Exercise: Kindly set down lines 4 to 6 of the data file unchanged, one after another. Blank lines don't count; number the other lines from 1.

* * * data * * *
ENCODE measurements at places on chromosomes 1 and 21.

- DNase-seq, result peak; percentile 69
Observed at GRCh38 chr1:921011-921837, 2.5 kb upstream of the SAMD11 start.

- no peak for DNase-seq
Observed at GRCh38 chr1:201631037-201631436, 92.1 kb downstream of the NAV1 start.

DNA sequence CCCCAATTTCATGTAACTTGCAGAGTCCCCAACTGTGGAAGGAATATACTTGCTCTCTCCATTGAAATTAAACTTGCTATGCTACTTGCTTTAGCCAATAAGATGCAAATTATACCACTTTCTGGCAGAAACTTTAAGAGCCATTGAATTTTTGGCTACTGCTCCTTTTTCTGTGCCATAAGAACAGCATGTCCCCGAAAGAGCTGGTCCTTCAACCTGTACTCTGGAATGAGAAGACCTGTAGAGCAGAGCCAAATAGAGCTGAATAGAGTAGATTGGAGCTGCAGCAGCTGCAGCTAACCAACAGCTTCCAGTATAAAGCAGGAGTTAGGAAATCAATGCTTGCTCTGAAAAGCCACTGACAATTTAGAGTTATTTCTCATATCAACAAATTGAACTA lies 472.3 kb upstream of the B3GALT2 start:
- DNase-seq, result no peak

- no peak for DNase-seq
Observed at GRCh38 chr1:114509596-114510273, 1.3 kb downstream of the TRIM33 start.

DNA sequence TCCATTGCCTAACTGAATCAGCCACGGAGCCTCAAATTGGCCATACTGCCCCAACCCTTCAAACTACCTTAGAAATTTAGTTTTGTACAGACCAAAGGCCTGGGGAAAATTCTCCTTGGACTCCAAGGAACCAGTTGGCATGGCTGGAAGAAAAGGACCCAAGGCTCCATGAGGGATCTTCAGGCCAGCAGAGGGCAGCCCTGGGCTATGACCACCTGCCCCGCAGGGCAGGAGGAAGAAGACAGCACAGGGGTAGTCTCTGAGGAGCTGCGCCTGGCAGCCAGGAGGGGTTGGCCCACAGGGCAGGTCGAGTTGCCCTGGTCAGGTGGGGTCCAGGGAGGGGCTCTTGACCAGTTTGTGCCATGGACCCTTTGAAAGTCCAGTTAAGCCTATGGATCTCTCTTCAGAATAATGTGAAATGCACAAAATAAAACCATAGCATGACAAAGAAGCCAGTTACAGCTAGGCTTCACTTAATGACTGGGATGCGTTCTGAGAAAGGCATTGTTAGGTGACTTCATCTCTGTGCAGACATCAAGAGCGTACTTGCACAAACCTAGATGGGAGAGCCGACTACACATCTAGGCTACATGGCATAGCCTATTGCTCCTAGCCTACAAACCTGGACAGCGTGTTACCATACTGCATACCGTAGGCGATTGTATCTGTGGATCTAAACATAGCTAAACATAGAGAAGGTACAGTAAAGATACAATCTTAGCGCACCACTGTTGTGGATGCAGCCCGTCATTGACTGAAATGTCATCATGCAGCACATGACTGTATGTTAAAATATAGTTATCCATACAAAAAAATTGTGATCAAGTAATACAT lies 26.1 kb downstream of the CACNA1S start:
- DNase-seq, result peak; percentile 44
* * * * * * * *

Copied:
- no peak for DNase-seq
Observed at GRCh38 chr1:201631037-201631436, 92.1 kb downstream of the NAV1 start.

DNA sequence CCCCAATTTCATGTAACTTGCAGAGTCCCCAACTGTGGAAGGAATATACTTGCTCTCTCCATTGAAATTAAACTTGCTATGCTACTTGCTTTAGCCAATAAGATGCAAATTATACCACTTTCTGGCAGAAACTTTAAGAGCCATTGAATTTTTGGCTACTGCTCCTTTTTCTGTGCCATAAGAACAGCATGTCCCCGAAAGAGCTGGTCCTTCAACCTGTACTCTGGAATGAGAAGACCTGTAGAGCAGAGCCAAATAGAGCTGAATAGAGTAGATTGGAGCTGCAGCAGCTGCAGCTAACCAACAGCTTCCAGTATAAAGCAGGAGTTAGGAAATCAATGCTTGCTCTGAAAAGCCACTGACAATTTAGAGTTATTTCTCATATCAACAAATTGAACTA lies 472.3 kb upstream of the B3GALT2 start: